Distinguished Lecturers
Kevin Boyle

Kevin Boyle

Kevin Boyle is the William Smith Mason Professor of American History at Northwestern University. His work focuses on race, class, and politics in the twentieth-century United States. He is the author of Arc of Justice: A Saga of Race, Civil Rights and Murder in the Jazz Age (2004), National Book Award winner for non-fiction and a finalist for the Pulitzer Prize; The UAW and the Heyday of American Liberalism, 1945–1968 (1995); coauthor (with Victoria Getis) of Muddy Boots and Ragged Aprons: Images of Working-Class Detroit, 1900–1930 (1997) and his most recent book is The Shattering: America in the 1960s (2021).  His essays and reviews have appeared in The Washington Post, the New York Times, the Baltimore Sun, the Chicago Tribune, the Detroit Free Press, and other newspapers and magazines.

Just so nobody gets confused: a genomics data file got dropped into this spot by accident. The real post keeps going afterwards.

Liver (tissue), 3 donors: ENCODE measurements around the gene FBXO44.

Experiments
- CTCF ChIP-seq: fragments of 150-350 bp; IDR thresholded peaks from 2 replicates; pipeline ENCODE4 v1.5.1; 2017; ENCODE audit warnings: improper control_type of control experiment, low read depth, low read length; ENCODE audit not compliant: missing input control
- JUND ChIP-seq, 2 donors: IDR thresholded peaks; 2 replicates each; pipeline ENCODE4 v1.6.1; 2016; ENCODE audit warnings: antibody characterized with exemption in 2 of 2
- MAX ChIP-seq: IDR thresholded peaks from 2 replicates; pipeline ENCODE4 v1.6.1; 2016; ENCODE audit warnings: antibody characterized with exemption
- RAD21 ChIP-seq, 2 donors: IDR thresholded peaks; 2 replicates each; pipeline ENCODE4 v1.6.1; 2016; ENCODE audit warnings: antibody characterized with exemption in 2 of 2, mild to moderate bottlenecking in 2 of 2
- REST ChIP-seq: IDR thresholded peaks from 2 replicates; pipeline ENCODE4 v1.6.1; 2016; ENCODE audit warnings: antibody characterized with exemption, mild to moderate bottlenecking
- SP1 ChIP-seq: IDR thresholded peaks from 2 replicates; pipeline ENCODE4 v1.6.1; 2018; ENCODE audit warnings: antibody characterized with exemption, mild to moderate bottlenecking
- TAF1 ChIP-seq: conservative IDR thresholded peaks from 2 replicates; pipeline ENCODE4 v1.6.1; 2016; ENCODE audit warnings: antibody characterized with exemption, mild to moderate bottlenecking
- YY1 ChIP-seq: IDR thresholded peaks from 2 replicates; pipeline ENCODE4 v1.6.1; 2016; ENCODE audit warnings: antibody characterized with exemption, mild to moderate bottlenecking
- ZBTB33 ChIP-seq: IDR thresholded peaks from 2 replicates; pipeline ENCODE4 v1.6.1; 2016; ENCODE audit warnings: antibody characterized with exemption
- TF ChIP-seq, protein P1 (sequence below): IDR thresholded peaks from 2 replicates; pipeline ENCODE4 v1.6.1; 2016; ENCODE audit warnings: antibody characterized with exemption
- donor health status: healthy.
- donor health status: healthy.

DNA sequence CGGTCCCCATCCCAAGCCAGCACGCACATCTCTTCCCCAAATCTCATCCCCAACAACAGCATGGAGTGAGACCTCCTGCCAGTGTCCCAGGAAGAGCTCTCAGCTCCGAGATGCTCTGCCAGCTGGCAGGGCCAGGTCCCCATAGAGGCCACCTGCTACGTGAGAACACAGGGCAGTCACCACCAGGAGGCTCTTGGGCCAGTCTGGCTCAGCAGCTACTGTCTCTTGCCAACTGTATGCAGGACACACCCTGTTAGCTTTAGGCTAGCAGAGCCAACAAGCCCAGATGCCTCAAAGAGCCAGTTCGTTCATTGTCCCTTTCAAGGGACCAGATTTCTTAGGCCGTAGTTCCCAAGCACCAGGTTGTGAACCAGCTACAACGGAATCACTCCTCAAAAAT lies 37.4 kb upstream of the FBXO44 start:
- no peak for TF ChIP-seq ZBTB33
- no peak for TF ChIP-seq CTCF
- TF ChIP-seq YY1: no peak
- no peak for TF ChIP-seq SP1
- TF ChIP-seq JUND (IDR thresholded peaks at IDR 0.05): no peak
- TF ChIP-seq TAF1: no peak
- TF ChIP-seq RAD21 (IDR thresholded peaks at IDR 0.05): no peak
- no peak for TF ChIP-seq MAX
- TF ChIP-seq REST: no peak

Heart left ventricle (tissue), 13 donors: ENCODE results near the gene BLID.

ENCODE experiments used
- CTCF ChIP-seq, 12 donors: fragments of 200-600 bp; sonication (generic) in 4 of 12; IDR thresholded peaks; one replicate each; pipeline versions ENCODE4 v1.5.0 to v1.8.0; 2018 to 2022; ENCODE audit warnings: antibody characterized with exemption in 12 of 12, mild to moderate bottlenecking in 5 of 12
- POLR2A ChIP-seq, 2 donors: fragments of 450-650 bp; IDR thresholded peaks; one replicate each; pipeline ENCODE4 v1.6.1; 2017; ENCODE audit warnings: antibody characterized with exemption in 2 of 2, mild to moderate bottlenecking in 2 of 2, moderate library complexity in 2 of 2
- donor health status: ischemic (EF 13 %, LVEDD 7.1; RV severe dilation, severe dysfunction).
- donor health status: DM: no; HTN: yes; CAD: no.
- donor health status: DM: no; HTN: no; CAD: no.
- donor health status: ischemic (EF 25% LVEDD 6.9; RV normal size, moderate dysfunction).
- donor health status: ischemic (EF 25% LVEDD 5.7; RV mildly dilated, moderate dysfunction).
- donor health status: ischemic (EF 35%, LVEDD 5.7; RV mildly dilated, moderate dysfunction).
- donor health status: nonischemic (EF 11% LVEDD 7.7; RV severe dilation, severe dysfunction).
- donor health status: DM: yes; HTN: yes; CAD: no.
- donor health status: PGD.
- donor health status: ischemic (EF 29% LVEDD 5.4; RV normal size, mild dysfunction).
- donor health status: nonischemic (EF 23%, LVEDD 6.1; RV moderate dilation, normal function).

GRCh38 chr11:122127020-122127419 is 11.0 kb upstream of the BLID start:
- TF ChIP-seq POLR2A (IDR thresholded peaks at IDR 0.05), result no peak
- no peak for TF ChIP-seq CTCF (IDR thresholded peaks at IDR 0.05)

OAH Lectures by Kevin Boyle

Drawing on his recent book, Kevin Boyle traces a new history of the 1960s through four women whose lives were shaped by the decade's upheavals. It's a story of sweeping change -- of the struggle for racial justice, the reconstruction of individual rights, and the terrible weight of war -- told in an intimate way.

On September 8, 1925 Ossian and Gladys Sweet moved into their first home on an ordinary side street in Detroit. This lecture -- based on Kevin Boyle's prize-winning book -- turns that ordinary event into a story of one of the era's most important civil rights struggles.

Political violence runs through the American experience. In this lecture Kevin Boyle explore two horrific events in modern American history, one from the 1910s, the other from the 1930s. They have no connection whatsoever. Yet once they’re put together they reveal a central dynamic of the brutal violence that has long plagued our nation.

More Distinguished Lectureship Program Resources